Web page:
Thirty-two years is not especially old for an aircraft, and age by itself is rarely an important factor in crashes, said Nasim Ahmed, a former crash investigator.
Malik’s comments — and the three official investigations — appeared to be part of a government effort to move quickly and deflect some of the criticism that it is likely to find itself under in coming days because of the crash.
Such is distrust of the state in Pakistan, few believe the government — which lurches from crisis to crisis, clinging to power in the face of a mostly hostile media, opposition and judiciary — has the will to hold politically connected people accountable or carry out credible investigations.
The violent storm that was lashing Islamabad when the accident took place has led some experts to speculate that “wind shear,” sudden changes in wind that can lift or smash an aircraft into the ground during landing, may have been a factor. It may even have been a dangerous localized form of the phenomena, called a microburst. That can cause planes to lose airspeed suddenly or lift abruptly if a headwind suddenly changes to a tail wind during takeoff or landing.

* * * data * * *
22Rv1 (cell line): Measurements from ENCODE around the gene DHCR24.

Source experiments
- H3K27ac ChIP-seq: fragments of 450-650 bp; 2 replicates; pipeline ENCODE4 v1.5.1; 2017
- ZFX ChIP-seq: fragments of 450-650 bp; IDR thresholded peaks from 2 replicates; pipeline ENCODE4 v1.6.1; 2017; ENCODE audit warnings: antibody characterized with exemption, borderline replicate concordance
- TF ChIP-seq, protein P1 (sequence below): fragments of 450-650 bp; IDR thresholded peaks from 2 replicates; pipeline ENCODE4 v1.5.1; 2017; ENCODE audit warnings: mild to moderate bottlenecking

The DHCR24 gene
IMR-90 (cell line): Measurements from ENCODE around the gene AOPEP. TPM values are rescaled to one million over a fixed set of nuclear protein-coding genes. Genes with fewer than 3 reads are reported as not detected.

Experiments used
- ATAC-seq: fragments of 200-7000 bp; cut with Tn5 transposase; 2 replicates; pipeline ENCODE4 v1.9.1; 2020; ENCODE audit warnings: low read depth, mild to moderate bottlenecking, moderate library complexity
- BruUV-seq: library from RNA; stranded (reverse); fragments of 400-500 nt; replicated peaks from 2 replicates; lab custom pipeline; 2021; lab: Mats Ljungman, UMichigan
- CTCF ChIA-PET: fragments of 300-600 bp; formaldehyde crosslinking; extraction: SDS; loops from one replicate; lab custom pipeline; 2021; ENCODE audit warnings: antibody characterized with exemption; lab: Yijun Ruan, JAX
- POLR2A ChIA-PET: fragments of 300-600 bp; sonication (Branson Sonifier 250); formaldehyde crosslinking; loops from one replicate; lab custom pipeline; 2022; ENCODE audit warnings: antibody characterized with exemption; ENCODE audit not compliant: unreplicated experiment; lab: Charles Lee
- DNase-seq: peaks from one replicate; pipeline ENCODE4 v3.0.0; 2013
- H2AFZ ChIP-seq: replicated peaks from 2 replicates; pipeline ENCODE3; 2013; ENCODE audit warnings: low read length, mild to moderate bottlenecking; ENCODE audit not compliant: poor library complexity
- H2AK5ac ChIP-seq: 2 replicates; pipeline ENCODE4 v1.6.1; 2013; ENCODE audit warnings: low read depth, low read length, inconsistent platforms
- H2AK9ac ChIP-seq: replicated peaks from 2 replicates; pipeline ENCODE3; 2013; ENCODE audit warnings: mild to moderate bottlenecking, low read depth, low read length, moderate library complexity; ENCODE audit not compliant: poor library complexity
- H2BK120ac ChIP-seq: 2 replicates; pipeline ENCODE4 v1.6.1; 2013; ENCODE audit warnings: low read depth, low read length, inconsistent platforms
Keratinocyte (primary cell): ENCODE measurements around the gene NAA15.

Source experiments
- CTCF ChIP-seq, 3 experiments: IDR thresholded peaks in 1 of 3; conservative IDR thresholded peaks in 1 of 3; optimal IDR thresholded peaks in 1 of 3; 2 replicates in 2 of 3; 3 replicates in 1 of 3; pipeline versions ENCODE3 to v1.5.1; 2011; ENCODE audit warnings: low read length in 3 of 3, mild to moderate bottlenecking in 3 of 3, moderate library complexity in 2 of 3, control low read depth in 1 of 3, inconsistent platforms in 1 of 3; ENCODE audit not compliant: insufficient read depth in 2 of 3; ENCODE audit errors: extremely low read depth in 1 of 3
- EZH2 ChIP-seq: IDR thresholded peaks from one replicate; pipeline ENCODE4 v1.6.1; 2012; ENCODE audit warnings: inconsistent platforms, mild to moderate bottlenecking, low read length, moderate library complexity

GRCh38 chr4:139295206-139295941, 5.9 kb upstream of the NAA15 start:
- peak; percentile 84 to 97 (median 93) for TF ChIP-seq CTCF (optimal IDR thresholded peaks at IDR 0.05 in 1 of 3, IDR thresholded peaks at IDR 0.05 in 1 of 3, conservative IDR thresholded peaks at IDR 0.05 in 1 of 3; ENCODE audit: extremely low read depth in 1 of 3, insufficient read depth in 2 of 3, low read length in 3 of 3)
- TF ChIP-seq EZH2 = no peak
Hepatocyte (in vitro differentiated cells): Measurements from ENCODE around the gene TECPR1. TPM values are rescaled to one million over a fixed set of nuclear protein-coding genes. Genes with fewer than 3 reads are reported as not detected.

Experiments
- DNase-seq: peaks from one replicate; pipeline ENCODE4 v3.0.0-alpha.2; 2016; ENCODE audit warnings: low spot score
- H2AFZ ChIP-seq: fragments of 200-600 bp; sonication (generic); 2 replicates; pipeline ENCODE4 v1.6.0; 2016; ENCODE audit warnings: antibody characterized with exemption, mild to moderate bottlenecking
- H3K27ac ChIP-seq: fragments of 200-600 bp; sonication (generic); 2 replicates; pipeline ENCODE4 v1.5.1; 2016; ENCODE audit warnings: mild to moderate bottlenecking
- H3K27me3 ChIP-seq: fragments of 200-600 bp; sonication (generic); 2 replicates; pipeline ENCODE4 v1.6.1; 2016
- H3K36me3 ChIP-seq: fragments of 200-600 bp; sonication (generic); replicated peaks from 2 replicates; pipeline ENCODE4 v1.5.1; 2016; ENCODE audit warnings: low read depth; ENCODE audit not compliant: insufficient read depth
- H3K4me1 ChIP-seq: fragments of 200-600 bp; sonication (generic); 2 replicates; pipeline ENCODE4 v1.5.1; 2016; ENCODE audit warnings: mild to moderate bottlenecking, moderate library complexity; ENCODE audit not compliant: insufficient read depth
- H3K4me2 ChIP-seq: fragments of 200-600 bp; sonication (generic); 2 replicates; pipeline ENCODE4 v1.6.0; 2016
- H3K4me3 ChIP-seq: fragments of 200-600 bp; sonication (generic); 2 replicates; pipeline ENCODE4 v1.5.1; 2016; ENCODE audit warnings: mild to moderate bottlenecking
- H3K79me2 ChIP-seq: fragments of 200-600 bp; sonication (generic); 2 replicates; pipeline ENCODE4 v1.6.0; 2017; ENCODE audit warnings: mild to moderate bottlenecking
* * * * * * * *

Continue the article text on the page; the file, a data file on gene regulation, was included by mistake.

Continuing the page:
Soldiers and emergency workers at first light began the grim task of looking for bodies and body parts among the debris from the Boeing 737-200, which was spread out over a one-kilometer stretch of wheat farms around five kilometers from Benazir Bhutto International Airport.
The plane was flying from the southern city of Karachi to Islamabad when it crashed.
One soldier had a plastic bag over his hand and was picking up small bits of flesh. Another was using a stick to get at remains in a tree.
“We are collecting these so that the souls are not desecrated,” one of them said.
The officers were also picking up personal effects of the passengers, making piles of documents, bank cards, gold and bangles.
The last major plane crash in the country — and Pakistan’s worst — occurred in July 2010 when an Airbus A321 aircraft operated by domestic carrier Airblue crashed into the hills overlooking Islamabad, killing all 152 people aboard. A government investigation blamed the pilot for veering off course amid stormy weather.
Nasim Ahmed, the former investigator, said it appeared at this stage that the age and air worthiness of the plane were unlikely causes.
He said that a combination of factors during landing was probably to blame, possibly the weather or some form of unexpected incident that caused the pilot to lose vital awareness of the plane’s location.
Ahmed said the accident highlighted long-standing weaknesses in Pakistan’s aviation industry, which he said couldn’t be separated from management problems in the Civil Aviation Authority, poor government oversight and corruption and nepotism in the state-owned Pakistan International Airlines.
In 2007, the European Union banned most PIA flights from its member’s airports for eight months due to safety concerns.
“There are problems in the overall handling of the country, and the Civil Aviation Authority is not an isolated pocket of good governance,” Ahmed said.